• Data and Analytics Maturity (Workshop or Presentation)
    Treating data as an actual business asset should go beyond just talking about it as one. Typically, other traditional assets are measured, managed, and monetized with great discipline, using standards, frameworks, specialized roles, and technologies to do so. Becoming data-driven requires a similar degree of maturity regarding the organization’s data assets, as well as an appreciation of data’s unique properties. In this workshop, participants will explore how to thrive in the data economy and help their organizations become more data-driven by understanding and gauging their organization’s data & analytics maturity. They will also collectively discuss ways to remedy identified challenges and inhibitors to improving maturity along several dimensions, including: Culture and Leadership Strategy and Approach Metrics and Key Performance Indicators Organization and Skills Architecture and Integration Governance and Quality Deployment and Usage Technology and Operations
  • External Data, Sources, Benefits, Value, and Challenges
    Shifts in global and local economies due to the Covid-19 pandemic and the discrepant, ever-changing national and local responses have rendered the rudimentary analytic models of many organizations useless, or worse—detrimental to the business. Although forecasts crunching historical data may work fine in normal times when markets are relatively stable, in anomalous times like today these trend-based models falter. In times of turmoil, leading indicators prevail. Economists, business analysts and data scientists are finding that historical data from the last several recessions is of little use today. Trend-based models rely on the company’s own historical data, such as sales or production data, and sometimes macro-level industry data. These formulae expect trends to continue on a similar path and at a similar pace. Driver-based models, on the other hand, rely more on leading indicators of performance or business activity. They incorporate external data about situations or observations that highly correlate to and presage one’s own business outcomes. In this session, Mr. Laney will share findings from his groundbreaking global study of external data to explain: What kind of organizations are using external data sources and how they use them Which external data sources are used for which kinds of purposes Which kinds of external data sources are being leveraged the most How the use of external data leads to improved competitiveness Differences in the reliance on external data by high-performing versus low-performing organizations
  • Data is NOT the "New Oil"
    Abstract available upon request.
  • Embedded Data Literacy
    Data literacy (or data fluency) has risen in the ranks to become the top challenge and opportunity for data & analytics leaders in helping their organizations become more data-driven. Cultural and political issues abound in many organizations regarding data, mainly due to a lack of appreciation for its role as an actual business asset, a lack of understanding of its unique economic properties and how to capitalize on them, a lack of concern for data governance and how it contributes to business value, and an overall lack of being able to “speak data.” In this session, Mr. Laney will share de-identified insights from West Monroe’s ongoing study of hundreds of client personnel. These assessments have revealed typical data literacy levels, gaps, and incongruities among different roles and parts of the organization, leading to targeted recommendations for data literacy training and embedded enterprise programs. Key session topics will include: Data literacy study findings Data literacy challenges, opportunities, and recommendations Building a business case for a data literacy program Crafting a data literacy training and certification curriculum Connecting your data literacy program to other business and technology initiatives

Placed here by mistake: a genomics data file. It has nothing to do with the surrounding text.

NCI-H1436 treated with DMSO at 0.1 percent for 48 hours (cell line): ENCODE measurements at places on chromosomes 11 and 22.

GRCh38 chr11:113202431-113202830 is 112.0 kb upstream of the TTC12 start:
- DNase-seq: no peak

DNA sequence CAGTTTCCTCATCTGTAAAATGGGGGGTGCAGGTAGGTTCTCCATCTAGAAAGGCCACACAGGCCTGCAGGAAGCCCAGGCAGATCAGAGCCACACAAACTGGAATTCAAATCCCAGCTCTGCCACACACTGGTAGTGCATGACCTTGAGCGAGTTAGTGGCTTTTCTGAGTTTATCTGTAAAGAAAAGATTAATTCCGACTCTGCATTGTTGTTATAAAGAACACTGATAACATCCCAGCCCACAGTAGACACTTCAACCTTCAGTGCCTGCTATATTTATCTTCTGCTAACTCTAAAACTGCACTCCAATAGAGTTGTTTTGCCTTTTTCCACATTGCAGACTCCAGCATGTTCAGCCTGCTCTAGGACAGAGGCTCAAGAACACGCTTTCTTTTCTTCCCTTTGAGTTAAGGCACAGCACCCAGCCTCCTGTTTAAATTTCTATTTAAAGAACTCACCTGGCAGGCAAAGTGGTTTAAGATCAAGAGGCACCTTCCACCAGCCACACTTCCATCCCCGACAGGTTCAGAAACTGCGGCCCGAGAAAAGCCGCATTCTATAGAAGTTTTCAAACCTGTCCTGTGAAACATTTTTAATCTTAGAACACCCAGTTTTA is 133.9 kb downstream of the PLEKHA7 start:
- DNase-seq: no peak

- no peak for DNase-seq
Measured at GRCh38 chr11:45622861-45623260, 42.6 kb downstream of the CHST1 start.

• Capabilities your Analytics Center of Excellence May Be Lacking
    Abstract available upon request.
  • 50 Shades of Data: Real World High-Value Examples of Data & Information
    Organizations expecting to thrive not just participate in the Information Age and the Digital Economy must consider any and every way that data can drive economic value for them and their stakeholders. That is every business is, can be, or should be a data business, monetizing information in a spectrum of ways. But where to turn for inspiration? Sure you can look to what others in your industry are doing, but do you really want to be in 2nd or 3rd place? Instead, why not consider what organizations in other industries are doing with data, then be adopt and adapt them for your business? This session will explore a variety of real-world use-cases including those: in retail, manufacturing, telecommunications, insurance, life sciences, financial services, high-tech, and the public sector leveraging data assets from inside and outside the organization focusing on targeted business problems and opportunities applying a variety of analytics techniques and technologies
  • Advanced Infonomics: Understanding and Applying the Economics of Information